ISIL militants allowed to travel toward Turkey after leaving Manbij: US

ISIL militants allowed to travel toward Turkey after leaving Manbij: US

ISIL militants allowed to travel toward Turkey after leaving Manbij: US The U.S.-led coalition fighting the Islamic State of Iraq and the Levant (ISIL) had allowed for around 100-200 jihadists to travel north towards Turkey after they used human shields to flee a key city in Syria, a U.S. official said on Aug. 16.

ISIL fighters had controlled Manbij in northern Syria since early 2014, and the city had become a vital waypoint for the group as they funneled foreign fighters from the Turkish border to other parts of their self-declared caliphate.

But as it became clear that U.S.-backed Syrian Democratic Forces (SDF) would re-capture the city last week, some 100-200 jihadists fled in cars and trucks, Baghdad-based coalition spokesman Colonel Chris Garver told reporters in a video call, AFP reported.  

Unlike in Fallujah in Iraq, where local and coalition forces destroyed about 175 ISIL vehicles as they fled that city, the SDF outside Manbij did not open fire on outgoing cars.
It is not clear whether the militants left under a pre-arranged agreement between the SDF and the ISIL fighters. During the offensive, the SDF had offered fighters a safe route to leave the town but they refused.

“Civilians were observed in the convoy intermingling with fighters in every vehicle,” Garver said.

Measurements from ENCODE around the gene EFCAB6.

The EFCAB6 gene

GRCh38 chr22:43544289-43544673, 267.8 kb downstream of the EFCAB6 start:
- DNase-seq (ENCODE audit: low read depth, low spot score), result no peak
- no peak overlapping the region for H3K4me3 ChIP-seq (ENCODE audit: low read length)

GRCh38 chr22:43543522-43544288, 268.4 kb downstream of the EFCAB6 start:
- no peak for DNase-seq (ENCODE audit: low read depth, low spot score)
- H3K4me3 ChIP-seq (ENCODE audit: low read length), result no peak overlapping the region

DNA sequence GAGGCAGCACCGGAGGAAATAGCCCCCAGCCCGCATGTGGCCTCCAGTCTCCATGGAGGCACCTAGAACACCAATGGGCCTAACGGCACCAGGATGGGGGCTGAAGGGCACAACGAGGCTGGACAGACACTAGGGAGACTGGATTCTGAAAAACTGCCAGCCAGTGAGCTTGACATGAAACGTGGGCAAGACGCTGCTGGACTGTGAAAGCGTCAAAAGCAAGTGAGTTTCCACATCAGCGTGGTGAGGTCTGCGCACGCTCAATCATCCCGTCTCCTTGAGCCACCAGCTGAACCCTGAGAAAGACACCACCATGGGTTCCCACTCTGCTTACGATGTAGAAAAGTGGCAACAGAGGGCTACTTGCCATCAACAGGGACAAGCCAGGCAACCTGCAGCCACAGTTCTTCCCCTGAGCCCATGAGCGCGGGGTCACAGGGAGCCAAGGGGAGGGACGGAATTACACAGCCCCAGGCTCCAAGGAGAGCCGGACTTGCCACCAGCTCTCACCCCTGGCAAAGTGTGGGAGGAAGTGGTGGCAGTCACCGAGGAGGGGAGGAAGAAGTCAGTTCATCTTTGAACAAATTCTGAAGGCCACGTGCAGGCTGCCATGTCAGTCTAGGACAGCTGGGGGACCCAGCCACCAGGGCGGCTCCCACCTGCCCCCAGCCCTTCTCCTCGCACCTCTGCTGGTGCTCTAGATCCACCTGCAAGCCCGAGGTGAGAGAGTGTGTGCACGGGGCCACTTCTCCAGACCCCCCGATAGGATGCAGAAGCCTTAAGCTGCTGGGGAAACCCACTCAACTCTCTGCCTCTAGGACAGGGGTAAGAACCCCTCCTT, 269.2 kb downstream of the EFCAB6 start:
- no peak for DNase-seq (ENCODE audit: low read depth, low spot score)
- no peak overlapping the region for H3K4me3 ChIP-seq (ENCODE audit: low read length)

“We have repeatedly mentioned the care that our partnered forces were taking to avoid civilian casualties and collateral damage, so the partnered forces on the ground did not engage the convoy,” he added. 

Garver said the coalition was tracking those ISIL fighters but declined to elaborate, saying only that they went north and split up. Parts of the Syrian border with Turkey are still controlled by ISIL.

“We’re keeping track of them. I don’t want to talk too much about that. It’s an ongoing operation,” he said.
A U.S. military official, who spoke on condition anonymity because he was not entitled to publicly speak on the issue, told the Associated Press that some of the ISIL fighters may have already made their way into Turkey, but many are still in Syria.

Garver said those in the vehicles were likely a mix of ISIL fighters, civilian hostages and people traveling willingly with the jihadists, such as family members.

“We had to treat them all as non-combatants. We didn’t shoot. We kept watching,” he told reporters.

Hundreds of the civilians from the convoy were released on Aug. 13 and others escaped.

Garver also noted that ISIL forces had apparently repeatedly tried to put civilians in harm’s way during the SDF operation to free Manbij.

“They kept throwing civilians to basically walk into the line of fire, trying to get them shot, to use that potentially as propaganda, we think,” he said.

The jihadists, who have suffered a string of losses in Syria and Iraq, have often staged mass abductions when they come under pressure to relinquish territory they hold.